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1389, 843, And The Historical Illiteracy Of Immigration Enthusiasm
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May 04, 2008, 01:40 AM
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Recently, Condoleezza Rice revealed a foolish failure to understand what the Battle of Kosovo means in Balkan politics:

"I mean after all, we`re talking about something from 1389. 1389! It`s time to move forward. And Serbia needs to move forward. Kosovo needs to move forward."

"The War Nerd" (Gary Brecher) was suitably scathing about this ignorance in a woman who is, after all, U.S. Secretary of State.

Well, how about 843?

News is finally making it into the MSM that Silvio Berlusconi`s victory in the Italian elections was partly due to a patriotic reaction against immigration, especially in the north, where the quasi-secessionist Lega Nord made significant gains. Paul Belien has posted an excellent article on Takimag, noting not just the MSM`s reluctance to acknowledge the immigration issue`s power, but also that the intense spirit of local autonomy closely allied with patriotic immigration politics from Belgium to Rome is part of a political tradition tracing back to the Middle Frankish Kingdom, created when Charlemagne`s empire was partitioned by the Treaty of Verdun in 843.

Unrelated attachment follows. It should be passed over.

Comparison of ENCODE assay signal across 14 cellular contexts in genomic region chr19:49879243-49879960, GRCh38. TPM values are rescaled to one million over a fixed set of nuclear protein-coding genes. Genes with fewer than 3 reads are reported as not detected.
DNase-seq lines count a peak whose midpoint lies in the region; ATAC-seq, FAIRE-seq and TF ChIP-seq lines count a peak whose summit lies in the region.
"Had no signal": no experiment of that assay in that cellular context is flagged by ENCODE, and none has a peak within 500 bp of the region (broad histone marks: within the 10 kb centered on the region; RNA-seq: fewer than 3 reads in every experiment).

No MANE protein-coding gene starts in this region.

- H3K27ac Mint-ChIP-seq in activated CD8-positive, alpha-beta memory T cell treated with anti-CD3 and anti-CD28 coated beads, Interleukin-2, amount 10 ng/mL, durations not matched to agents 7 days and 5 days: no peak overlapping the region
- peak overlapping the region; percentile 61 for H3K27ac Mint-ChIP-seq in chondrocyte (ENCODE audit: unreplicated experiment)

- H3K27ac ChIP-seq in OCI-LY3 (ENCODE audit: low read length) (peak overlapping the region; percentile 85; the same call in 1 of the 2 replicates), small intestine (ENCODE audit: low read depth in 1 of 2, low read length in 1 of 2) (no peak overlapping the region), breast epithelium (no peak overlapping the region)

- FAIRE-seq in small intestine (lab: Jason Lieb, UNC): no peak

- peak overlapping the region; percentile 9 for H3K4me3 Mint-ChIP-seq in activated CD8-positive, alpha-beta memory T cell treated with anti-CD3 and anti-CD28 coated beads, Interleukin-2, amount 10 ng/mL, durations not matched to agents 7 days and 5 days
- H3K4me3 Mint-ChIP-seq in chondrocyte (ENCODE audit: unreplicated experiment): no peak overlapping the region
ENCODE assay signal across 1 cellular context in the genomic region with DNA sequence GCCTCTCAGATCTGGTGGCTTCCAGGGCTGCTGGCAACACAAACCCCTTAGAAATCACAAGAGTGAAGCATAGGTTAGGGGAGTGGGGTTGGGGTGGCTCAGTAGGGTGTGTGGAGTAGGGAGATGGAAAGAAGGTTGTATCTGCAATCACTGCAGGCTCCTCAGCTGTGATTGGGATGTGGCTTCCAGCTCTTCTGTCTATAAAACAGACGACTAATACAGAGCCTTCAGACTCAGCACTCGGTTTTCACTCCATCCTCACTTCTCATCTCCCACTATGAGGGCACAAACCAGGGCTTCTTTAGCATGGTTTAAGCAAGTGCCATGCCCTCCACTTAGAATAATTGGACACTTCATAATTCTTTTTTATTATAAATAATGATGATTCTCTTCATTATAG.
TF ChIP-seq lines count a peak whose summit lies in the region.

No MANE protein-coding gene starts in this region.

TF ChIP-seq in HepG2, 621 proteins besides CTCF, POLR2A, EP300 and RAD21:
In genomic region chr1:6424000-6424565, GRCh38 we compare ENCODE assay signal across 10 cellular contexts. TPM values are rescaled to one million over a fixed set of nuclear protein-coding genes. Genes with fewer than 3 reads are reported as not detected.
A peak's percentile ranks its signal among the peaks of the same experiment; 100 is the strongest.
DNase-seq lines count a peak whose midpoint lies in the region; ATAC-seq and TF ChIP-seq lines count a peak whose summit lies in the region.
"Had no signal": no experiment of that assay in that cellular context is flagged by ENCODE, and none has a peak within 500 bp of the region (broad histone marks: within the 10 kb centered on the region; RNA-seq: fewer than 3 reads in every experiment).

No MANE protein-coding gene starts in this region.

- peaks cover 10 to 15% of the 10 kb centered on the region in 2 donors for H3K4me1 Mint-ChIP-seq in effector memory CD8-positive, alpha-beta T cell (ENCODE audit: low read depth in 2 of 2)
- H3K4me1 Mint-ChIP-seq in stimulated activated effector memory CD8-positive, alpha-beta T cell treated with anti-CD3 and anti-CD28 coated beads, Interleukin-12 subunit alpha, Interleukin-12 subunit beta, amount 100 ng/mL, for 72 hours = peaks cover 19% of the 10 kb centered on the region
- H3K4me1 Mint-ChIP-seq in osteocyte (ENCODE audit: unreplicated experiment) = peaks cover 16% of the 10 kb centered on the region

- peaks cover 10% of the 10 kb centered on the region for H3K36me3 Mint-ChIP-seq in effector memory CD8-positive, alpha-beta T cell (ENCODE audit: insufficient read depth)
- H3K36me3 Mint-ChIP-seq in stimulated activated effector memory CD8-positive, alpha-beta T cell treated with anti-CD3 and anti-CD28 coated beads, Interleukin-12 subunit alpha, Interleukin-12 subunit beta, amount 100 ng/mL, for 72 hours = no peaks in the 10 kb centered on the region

Curiously, nearly twenty years ago, on the one occasion when I met my namesake, the then-retired British diplomat Lord Brimelow—no relation, I hasten to point out to those who remember his role in forcibly repatriating Cossacks and Yugoslavs to certain death after World War II—he was reading a book open at a map of the Treaty of Verdun`s results. He commented that it revealed fault lines still working in European politics.

What this means is that the effects of America`s post-1965 immigration disaster could well be felt for a thousand years. Immigration enthusiasts are historically illiterate - where they are not actually evil.